• Edge computing – Analytics and data storage happen closer to the distribution source, improving response times. By 2020, 65% of power, gas, and water companies invested in edge computing/analytics, helping them optimize their assets and strive for operational excellence.
  • Big Data – With the rise of smart devices and an influx of data, it can turn inefficiency on its head and provide competitive benefits to companies. Predictive analytics will put utility companies at an advantage impressing customers.
  • Machine learning and artificial intelligence – Algorithms can predict grid failures and allocate energy based on demand. It can automate signal intake, perform load management functions and predict where maintenance is needed. With reduced downtime, companies can avoid customer dissatisfaction and the resulting financial losses.

A new world order

There is an emergence of dramatic change in the world of utilities.


The shift from a product-centric to a purpose-driven approach is compelling utility companies to partner with builders and developers for new connections and with customers for demand-side management. Building a digital ecosystem with partners, customers, and competitors generates exponential value.

Utility companies partner with other organizations across industries to provide a one-stop solution for end customers, co-operate and provide support during disasters.

Understanding customer personas such as tech-savvy, cost-conscious, eco-friendly, or comfort-seeking customers will help customers provide personalized experiences and be a flexibility provider, affinity service provider, or value creator. These capabilities serve as efficiency levers, helping them make accurate market predictions for the right ecosystem.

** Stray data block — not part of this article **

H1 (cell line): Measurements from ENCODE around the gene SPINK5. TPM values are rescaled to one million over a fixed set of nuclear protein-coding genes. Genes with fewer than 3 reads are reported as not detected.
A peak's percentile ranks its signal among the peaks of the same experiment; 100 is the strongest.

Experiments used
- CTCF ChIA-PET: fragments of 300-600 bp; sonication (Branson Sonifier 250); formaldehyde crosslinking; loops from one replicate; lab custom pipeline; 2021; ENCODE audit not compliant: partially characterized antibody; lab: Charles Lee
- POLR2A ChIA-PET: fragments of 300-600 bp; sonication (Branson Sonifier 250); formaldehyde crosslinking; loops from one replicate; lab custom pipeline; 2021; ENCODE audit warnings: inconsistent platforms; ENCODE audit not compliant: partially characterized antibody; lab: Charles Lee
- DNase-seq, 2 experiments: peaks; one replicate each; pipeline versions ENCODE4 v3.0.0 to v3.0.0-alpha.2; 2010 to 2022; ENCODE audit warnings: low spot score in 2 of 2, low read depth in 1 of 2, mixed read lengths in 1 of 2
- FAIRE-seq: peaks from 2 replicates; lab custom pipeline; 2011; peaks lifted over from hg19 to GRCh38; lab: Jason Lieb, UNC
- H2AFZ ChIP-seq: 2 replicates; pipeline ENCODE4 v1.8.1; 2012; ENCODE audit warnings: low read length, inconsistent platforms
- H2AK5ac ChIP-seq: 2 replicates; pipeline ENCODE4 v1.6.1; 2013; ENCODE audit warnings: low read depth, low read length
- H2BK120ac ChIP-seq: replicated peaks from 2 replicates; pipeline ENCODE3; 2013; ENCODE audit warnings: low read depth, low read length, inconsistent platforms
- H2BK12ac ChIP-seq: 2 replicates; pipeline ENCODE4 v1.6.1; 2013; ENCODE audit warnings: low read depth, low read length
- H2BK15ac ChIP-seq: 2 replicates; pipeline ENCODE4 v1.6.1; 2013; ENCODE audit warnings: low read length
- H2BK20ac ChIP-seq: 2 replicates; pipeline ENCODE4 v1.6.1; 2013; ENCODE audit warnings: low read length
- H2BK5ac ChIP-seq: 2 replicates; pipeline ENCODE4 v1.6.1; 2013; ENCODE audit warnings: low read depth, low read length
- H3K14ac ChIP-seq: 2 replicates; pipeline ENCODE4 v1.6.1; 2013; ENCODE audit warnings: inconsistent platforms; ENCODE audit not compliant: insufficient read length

Successful implementation of digital technologies can improve cost efficiency by one to four cents per kilowatt-hour in power, says a study. Digital can improve efficiency across the utility value chain, starting from heat rate during generation, inspection in transmission, field worker productivity, and bidding in the market.

It also enhances the effectiveness of customer service agents in retail and orchestrates a distributed energy ecosystem (DEE) for behind-the-meter services.


Parallelly, there is a focus on improving customer experience by empowering them to complete account transactions with fewer and easier steps on any device, anytime, and anywhere.

While some companies provide subscription services for electric cars with home charging, some are creating online-only brand experiences for digitally savvy, cost-conscious consumers with 100% renewable products. These initiatives will complement energy with non-energy services, including e-commerce, insurance, mobility, and healthcare.

They will create moments of truth and new revenue streams. It can incentivize customers who participate in utility virtual power (VPP) plans or provide dynamic tariffs for customers like plunge pricing for using excess electricity in the grid.

Draup is an efficient data monetization analyzer. The utility industry can use Draup’s AI-driven sales empowerment tool to provide sales teams with robust data on the prospect’s business intentions.